Alpha oscillations and early stages of visual encoding.

Klimesch W, Fellinger R, Freunberger R - Front Psychol (2011)

Findings from an object recognition task show that the onset of ERD is not related to the onset of stimulation. Data are from Freunberger et al. (2008b). (A) Example of stimuli (upper panel). (B) A large ERD (indicated by an arrow) develops during the time window, in which an object is recognized. The upper panel shows time–frequency power plots for object- and control-items. The lower panel shows absolute power values for the lower and upper alpha band (Reprinted with permission).
© Copyright Policy - open-access
Related In: Results  -  Collection

License
Show All Figures
getmorefigures.php?uid=PMC3108577&req=5

Figure 2: Findings from an object recognition task show that the onset of ERD is not related to the onset of stimulation. Data are from Freunberger et al. (2008b). (A) Example of stimuli (upper panel). (B) A large ERD (indicated by an arrow) develops during the time window, in which an object is recognized. The upper panel shows time–frequency power plots for object- and control-items. The lower panel shows absolute power values for the lower and upper alpha band (Reprinted with permission).
Mentions: If the onset of ERD signals the onset of retrieval, it should be possible to show that sensory encoding precedes ERD. In an attempt to dissociate these two processes, we designed a task in which stimuli were presented with progressively decreasing levels of distortion. In this study by Freunberger et al. (2008b), a pool of 150 pictures of familiar objects was used. In addition, 50 pictures were used as control items that were obtained by smearing real objects. Objects and control items were presented randomly. A trial consists of a series of four pictures that were presented in four different levels of distortion (for an illustration see Figure 2A) starting with maximal distortion (= level 4) down to minimal distortion (level 1). Pretesting ensured that objects could be reliably recognized within level 2. The task was designed to put a subject in a “top-down control mode” characterized by the expectancy to recognize an object (with comparably high probability of 66%) at a certain level of degradation (i.e., at level 2, as determined by pretesting).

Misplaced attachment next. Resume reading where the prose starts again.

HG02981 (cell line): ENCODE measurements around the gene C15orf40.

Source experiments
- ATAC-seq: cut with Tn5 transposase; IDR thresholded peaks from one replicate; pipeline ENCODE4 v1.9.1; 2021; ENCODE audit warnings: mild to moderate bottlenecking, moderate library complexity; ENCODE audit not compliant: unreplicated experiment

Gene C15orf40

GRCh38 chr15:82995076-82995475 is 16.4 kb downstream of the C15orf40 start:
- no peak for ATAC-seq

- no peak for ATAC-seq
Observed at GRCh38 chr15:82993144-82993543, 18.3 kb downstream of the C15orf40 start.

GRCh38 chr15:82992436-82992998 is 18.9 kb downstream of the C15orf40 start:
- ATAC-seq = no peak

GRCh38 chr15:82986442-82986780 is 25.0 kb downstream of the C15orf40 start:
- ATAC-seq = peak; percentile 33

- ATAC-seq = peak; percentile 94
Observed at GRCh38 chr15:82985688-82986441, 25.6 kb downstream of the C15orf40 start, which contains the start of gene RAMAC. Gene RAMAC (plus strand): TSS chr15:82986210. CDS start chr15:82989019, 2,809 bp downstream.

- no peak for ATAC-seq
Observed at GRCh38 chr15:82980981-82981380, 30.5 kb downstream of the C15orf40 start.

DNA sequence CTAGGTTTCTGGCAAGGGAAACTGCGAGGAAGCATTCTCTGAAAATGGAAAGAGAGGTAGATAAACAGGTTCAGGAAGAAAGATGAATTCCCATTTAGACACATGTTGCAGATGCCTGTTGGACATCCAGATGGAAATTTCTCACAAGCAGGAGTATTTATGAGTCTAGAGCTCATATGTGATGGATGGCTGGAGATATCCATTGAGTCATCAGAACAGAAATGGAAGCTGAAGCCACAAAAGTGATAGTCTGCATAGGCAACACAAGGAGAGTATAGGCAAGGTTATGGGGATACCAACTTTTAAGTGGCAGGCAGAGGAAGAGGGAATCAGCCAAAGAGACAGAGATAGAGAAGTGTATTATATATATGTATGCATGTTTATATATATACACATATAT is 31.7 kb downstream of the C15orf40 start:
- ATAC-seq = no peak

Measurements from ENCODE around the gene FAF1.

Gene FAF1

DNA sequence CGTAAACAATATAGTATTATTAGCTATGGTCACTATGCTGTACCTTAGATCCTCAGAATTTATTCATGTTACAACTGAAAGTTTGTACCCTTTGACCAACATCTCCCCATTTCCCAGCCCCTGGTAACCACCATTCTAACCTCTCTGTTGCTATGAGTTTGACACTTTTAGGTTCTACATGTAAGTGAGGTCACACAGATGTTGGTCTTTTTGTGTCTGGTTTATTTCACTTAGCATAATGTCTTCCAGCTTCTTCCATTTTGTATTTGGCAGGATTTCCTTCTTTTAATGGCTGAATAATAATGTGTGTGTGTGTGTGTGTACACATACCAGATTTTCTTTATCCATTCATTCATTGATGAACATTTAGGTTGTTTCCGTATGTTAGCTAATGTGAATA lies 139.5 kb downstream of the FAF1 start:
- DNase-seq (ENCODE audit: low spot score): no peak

Bottom Line: The physiological function of alpha is interpreted in terms of inhibition.We assume that alpha enables access to stored information by inhibiting task-irrelevant neuronal structures and by timing cortical activity in task relevant neuronal structures.We discuss a variety findings showing that evoked alpha and phase locking reflect successful encoding of global stimulus features in an early post-stimulus interval of about 0-150 ms.

View Article: PubMed Central - PubMed

Affiliation: Department of Physiological Psychology, University of Salzburg Salzburg, Austria.

ABSTRACT
For a long time alpha oscillations have been functionally linked to the processing of visual information. Here we propose an new theory about the functional meaning of alpha. The central idea is that synchronized alpha reflects a basic processing mode that controls access to information stored in a complex long-term memory system, which we term knowledge system in order to emphasize that it comprises not only declarative memories but any kind of knowledge comprising also procedural information. Based on this theoretical background, we assume that during early stages of perception, alpha "directs the flow of information" to those neural structures which represent information that is relevant for encoding. The physiological function of alpha is interpreted in terms of inhibition. We assume that alpha enables access to stored information by inhibiting task-irrelevant neuronal structures and by timing cortical activity in task relevant neuronal structures. We discuss a variety findings showing that evoked alpha and phase locking reflect successful encoding of global stimulus features in an early post-stimulus interval of about 0-150 ms.

No MeSH data available.